Though the U.S. dollar has weakened in recent weeks, we expect the trend may change over the course of 2018. The dollar (as measured by the DXY Dollar Index) saw significant strength in 2014 following the Federal Reserve’s (Fed) decision to end its final quantitative easing program known as QE3; however, it was largely range bound thereafter until President Trump’s election in late 2016, as market forecasts for fiscal stimulus pushed inflation expectations higher.
While market participants increasingly expected dollar strength moving into 2017, the dollar actually weakened, giving back almost half of its post-2014 gain, as shown in the chart below. Reasons for the weakness include: stronger than expected growth overseas (leading to strength in those currencies, and resultant weakness in the dollar); uncertainty about inflation expectations (and related uncertainty regarding the path of Fed policy); and, the potential for rising U.S. budget and trade deficits.
Even though the dollar saw weakness in 2017 and early 2018, we expect this trend may reverse. John Lynch, Chief Investment Strategist explained, “We believe that moderate dollar strength is possible over the balance of 2018, as markets gain more clarity around new Fed leadership, the impact of tax reform, and the potential for additional pro-growth fiscal policies moving forward.” We discuss this topic in more detail in this week’s Weekly Economic Commentary, “Dollar Volatility Persists.”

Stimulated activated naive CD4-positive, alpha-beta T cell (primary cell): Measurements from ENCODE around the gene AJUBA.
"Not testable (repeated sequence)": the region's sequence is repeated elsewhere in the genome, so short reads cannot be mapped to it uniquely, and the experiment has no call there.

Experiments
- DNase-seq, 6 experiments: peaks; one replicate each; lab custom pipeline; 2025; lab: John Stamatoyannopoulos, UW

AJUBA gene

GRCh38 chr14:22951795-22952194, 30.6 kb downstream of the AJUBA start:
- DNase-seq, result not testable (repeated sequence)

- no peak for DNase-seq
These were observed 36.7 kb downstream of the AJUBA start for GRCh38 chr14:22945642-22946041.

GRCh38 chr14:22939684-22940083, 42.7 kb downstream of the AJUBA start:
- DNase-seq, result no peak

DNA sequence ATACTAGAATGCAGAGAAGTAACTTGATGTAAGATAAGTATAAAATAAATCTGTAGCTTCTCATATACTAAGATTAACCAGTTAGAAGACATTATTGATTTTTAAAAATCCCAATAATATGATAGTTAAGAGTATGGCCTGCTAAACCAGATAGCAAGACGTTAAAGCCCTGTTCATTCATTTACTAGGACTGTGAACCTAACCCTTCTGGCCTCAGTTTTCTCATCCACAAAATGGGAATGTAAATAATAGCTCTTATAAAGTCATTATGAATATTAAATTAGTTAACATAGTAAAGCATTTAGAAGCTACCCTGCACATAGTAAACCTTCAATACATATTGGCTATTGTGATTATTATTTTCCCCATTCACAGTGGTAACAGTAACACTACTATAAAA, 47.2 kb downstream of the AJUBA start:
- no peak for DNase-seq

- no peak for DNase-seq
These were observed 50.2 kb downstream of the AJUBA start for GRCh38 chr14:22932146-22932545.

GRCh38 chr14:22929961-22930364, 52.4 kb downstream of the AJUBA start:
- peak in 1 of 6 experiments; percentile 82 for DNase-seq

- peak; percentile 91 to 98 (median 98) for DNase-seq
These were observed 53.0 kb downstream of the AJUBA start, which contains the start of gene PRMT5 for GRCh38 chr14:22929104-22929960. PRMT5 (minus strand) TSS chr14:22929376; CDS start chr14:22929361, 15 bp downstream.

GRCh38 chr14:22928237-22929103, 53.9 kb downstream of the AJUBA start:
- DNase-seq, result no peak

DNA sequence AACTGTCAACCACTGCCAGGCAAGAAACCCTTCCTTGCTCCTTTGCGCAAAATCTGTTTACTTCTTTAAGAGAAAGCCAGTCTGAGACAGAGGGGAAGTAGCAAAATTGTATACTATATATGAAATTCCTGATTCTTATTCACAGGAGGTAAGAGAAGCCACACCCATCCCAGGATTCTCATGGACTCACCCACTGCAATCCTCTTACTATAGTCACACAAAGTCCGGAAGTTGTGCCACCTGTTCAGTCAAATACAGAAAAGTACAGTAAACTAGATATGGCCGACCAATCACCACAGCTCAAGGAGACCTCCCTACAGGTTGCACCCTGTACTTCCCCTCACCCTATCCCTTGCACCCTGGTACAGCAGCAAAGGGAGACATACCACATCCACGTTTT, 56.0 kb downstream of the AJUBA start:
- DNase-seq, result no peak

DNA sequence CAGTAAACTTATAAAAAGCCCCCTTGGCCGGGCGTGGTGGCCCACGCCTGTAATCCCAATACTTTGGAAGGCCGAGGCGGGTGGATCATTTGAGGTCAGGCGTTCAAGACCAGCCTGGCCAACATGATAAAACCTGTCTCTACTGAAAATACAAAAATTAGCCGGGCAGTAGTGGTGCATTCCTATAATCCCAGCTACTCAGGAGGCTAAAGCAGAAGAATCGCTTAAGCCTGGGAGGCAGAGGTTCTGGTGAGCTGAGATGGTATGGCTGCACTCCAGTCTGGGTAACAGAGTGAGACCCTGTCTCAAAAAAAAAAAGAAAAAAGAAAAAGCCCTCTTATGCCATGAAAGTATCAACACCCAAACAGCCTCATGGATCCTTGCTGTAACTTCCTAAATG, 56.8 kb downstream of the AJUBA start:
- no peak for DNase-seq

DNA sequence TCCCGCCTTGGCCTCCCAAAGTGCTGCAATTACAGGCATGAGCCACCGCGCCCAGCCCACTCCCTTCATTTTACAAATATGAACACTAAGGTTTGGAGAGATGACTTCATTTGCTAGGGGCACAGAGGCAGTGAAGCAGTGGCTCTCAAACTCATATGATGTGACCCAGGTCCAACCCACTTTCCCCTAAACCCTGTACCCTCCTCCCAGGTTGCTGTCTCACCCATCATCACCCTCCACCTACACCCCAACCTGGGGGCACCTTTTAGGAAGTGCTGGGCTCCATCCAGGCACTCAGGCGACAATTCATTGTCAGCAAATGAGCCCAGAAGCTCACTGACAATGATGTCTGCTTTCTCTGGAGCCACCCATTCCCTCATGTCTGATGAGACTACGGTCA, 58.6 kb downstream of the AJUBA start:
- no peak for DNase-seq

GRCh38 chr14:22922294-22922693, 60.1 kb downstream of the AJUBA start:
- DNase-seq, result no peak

The opinions voiced in this material are for general information only and are not intended to provide specific advice or recommendations for any individual. To determine which investment(s) may be appropriate for you, consult your financial advisor prior to investing. All performance referenced is historical and is no guarantee of future results.
Any economic forecasts set forth in the presentation may not develop as predicted and there can be no guarantee that strategies promoted will be successful.
All indexes are unmanaged and cannot be invested into directly. Unmanaged index returns do not reflect fees, expenses, or sales charges. Index performance is not indicative of the performance of any investment.
Investing involves risk including loss of principal.
Quantitative easing (QE) is a government monetary policy occasionally used to increase the money supply by buying government securities or other securities from the market. Quantitative easing increases the money supply by flooding financial institutions with capital in an effort to promote increased lending and liquidity.
The U.S. Dollar Index (DXY) indicates the general international value of the U.S. dollar. The DXY Index does this by averaging the exchange rates between the US dollar and six major world currencies.
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